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At Domaine Giraud, On to the Next One

With 3 classic-rated 2016 Châteauneufs in bottle, a look ahead at 2017
Photo by: James Molesworth
"Your turn!" Marie Giraud turned the tables on James Molesworth.

Posted: Jul 9, 2018 3:00pm ET

The last time I visited with Marie and Francois Giraud here at their Châteauneuf estate, I put the sister of this dynamic team of siblings on video, discussing her 1960 Saint Charmond tractor. For revenge, this time around, Marie and Francois put me on the tractor. Let's just say trying to steer that beast gave me new perspective into how hard they work ….

I have already reviewed the Domaine Giraud 2016s in official blind tastings (all three of the Châteauneuf-du-Pape red bottlings earned classic ratings), so today we ran through the '17s.

2017 was a difficult vintage in terms of managing the vineyards, but not in terms of quality. The season started with severe coulure (shatter) resulting in dramatically lowered yields. A spate of hail hit the area, further reducing the crop in some spots. Then, from May 11 through Nov. 11, not a drop of rain fell. If any wine region in the world were equipped to handle real dry farming to that extent, it would be the old vines of Châteauneuf-du-Pape (and perhaps Australia's Barossa Valley). Producing very small berries, combined with a reduced crop, the vines avoided any maturity blockage during the drought. There wasn't much juice, but what there was was very, very good. The wines are tannic—skin-to-juice ratio has an effect—but they are ripe and focused.

"We had impeccable conditions during the season and harvest," says Marie. "But very, very little juice."

"Yields were just [1.1 tons per acre]," says François. "But the vine was never stressed because the crop load was so low. The leaves never turned yellow. In that regard, it was easier than '16, for the vines …. Not for us!"

The 2017 Domaine Giraud Côtes du Rhône shows the vintage's style—tightly focused, with currant, plum and raspberry fruit notes carried by a vivid streak of licorice and backed by a bit more grip than you might expect from a Côtes du Rhône.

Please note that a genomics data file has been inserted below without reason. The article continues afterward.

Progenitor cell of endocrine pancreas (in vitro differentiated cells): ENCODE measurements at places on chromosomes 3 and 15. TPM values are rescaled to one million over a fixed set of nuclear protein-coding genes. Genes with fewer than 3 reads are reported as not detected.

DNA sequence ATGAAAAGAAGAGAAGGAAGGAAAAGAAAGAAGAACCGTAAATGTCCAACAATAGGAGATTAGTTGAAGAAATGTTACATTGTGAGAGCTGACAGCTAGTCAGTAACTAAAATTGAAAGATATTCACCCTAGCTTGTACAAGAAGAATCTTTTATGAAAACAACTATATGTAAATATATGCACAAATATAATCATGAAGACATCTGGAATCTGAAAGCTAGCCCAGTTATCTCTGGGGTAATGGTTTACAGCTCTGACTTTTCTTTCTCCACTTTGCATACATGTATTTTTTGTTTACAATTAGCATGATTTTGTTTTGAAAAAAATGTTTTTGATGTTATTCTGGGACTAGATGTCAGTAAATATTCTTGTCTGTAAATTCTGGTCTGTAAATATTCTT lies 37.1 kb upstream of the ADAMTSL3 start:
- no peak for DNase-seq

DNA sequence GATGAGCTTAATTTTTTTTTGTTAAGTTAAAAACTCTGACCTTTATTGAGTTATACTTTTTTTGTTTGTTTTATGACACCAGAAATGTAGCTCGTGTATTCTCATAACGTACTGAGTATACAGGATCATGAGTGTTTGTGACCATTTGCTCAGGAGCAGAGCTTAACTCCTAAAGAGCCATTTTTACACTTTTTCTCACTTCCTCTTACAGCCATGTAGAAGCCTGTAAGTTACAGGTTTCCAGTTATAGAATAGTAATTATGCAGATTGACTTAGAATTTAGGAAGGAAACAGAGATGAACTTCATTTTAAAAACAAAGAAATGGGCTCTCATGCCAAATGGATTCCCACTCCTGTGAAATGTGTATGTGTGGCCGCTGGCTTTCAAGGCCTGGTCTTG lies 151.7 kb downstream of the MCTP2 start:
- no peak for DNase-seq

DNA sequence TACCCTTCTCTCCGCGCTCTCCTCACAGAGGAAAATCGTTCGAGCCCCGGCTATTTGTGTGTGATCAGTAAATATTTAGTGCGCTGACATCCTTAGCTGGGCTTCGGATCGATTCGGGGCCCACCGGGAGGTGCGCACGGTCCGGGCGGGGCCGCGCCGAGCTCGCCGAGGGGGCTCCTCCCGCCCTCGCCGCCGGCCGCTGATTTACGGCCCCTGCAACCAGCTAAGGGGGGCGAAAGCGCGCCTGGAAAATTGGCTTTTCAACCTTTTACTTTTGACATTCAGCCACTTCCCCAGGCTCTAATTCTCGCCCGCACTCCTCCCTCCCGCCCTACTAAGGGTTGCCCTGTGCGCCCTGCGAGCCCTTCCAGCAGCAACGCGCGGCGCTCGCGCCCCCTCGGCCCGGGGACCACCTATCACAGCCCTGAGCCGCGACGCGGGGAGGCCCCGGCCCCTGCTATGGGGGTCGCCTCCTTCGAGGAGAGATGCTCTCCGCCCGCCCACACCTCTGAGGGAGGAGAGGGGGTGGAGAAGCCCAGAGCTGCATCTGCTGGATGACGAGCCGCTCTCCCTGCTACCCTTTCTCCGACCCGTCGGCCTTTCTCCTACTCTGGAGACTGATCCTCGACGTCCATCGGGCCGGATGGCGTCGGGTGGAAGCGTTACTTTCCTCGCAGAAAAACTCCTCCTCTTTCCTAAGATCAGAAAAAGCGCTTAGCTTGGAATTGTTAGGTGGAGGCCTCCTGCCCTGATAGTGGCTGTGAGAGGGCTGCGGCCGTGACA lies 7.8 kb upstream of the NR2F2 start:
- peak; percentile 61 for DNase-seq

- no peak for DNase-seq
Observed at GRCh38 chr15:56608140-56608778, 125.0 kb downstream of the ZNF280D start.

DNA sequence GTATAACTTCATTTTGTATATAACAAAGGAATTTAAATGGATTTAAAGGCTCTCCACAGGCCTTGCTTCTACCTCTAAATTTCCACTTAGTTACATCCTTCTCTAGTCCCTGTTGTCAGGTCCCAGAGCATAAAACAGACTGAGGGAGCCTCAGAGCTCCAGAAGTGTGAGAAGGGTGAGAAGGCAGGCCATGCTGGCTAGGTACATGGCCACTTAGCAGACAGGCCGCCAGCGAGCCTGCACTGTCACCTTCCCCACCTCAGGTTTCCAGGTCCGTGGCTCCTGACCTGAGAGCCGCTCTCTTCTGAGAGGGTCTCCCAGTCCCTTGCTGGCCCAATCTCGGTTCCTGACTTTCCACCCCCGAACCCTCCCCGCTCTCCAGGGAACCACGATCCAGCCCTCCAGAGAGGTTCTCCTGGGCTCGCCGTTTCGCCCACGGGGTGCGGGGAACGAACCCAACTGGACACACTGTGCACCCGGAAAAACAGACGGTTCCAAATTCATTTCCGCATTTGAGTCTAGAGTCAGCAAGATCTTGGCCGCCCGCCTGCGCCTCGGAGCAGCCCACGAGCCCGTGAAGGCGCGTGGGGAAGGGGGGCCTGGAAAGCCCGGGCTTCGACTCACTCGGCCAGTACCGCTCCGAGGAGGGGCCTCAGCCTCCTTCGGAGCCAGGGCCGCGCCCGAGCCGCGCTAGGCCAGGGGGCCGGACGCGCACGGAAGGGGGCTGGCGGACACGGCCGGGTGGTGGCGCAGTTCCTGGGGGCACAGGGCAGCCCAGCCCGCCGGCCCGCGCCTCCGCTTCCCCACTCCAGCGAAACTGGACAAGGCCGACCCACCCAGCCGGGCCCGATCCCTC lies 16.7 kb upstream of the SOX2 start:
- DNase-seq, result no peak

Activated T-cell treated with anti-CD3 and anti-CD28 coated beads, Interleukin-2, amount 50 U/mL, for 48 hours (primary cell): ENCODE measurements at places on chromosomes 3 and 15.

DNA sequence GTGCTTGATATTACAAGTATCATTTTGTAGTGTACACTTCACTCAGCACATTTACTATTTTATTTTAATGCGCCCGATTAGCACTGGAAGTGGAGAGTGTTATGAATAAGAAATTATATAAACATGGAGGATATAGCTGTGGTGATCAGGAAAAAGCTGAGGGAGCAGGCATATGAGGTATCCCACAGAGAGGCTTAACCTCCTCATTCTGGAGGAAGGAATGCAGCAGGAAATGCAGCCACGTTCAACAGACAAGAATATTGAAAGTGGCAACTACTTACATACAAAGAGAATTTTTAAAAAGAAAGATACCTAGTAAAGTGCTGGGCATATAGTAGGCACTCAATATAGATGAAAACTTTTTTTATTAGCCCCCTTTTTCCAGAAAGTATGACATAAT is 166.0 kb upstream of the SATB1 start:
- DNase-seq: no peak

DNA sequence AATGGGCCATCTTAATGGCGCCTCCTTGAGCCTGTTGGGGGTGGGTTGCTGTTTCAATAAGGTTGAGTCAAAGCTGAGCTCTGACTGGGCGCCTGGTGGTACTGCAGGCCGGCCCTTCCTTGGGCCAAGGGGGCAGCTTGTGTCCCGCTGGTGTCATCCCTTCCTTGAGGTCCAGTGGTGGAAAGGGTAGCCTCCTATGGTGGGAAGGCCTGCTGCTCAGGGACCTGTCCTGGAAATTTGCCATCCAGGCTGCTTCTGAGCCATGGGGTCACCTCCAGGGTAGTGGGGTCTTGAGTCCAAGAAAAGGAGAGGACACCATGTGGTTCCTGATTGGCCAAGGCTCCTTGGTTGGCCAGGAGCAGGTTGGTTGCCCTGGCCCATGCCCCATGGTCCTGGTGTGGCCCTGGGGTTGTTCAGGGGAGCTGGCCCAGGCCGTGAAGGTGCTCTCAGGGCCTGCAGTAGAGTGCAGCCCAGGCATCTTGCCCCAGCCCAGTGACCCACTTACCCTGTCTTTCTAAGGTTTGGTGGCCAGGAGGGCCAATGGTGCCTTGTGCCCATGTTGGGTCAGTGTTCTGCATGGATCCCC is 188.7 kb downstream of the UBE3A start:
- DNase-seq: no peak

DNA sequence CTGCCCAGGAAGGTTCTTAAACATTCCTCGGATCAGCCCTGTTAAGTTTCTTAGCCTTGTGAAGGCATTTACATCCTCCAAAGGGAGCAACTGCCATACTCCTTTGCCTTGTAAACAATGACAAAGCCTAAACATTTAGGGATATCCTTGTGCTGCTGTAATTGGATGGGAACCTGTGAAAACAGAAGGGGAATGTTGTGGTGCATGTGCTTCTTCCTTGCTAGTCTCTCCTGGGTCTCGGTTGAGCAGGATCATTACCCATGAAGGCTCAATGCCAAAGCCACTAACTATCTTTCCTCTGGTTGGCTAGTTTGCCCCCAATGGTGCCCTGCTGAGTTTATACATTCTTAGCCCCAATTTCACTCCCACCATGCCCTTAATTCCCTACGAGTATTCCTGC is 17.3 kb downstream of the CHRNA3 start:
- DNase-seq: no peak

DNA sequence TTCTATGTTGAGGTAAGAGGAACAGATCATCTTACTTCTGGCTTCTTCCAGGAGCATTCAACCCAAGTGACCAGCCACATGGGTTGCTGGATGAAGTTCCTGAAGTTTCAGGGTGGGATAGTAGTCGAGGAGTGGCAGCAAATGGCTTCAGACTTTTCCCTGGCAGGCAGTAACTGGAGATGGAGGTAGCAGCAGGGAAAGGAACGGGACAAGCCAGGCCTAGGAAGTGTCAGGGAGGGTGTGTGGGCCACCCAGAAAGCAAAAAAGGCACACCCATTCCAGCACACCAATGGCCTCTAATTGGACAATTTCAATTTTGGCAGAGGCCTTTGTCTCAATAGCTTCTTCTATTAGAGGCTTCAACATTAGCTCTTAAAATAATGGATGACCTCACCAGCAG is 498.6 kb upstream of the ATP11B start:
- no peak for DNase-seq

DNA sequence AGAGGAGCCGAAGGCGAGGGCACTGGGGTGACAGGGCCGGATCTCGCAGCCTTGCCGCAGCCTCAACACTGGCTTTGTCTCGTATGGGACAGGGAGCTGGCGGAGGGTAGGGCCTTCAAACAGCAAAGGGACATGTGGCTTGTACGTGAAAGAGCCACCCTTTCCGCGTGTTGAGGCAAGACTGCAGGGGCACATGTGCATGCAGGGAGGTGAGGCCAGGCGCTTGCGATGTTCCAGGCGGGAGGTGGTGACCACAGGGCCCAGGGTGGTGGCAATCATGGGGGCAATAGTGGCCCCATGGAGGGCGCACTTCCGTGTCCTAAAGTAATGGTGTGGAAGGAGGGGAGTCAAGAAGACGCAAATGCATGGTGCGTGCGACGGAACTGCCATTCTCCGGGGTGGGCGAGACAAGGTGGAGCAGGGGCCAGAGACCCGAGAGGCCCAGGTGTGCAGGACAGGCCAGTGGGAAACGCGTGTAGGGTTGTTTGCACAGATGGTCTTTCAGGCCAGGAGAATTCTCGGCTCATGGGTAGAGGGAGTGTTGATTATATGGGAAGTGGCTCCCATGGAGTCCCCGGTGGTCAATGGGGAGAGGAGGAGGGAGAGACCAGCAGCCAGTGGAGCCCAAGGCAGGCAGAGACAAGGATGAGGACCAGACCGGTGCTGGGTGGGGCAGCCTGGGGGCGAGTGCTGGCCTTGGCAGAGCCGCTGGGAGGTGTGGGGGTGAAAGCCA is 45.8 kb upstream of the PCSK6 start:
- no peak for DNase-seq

The 2017 Châteauneuf-du-Pape Tradition offers an intense raspberry pâte de fruit core, with alluring incense and black tea notes that give it some elegance. The tannins are prevalent throughout, but the impression is silky and pure.

The 2017 Châteauneuf-du-Pape Gallimardes bottlings is gorgeous, all silk and velvet in feel, with dark plum and anise notes coursing along the tannic spine. It's clearly structured yet maintains a gorgeous mouthfeel all along.

The 2017 Châteauneuf-du-Pape Grenaches de Pierre is brighter in profile than the Gallimardes, with more spice and lift, adding a sparkle to the raspberry and damson plum coulis flavors. It shows a racy mineral edge on the finish, a flash of shiso leaf, and comes off as very, very long and refined.

I generally prefer to let my reviews on wines stand as my opinion on the efforts of a winemaker and/or owner. In this case though, I offer this addendum, as I have been visiting with the Girauds for over a decade now: These are special wines, emblematic of the recent generational shift in Châteuneuf-du-Pape. They are seductive wines that are also meant to age, and offer a beautiful expression of their terroir. And they are made by special people.

Follow James Molesworth on Instagram, at instagram.com/jmolesworth1, and Twitter, at twitter.com/jmolesworth1.

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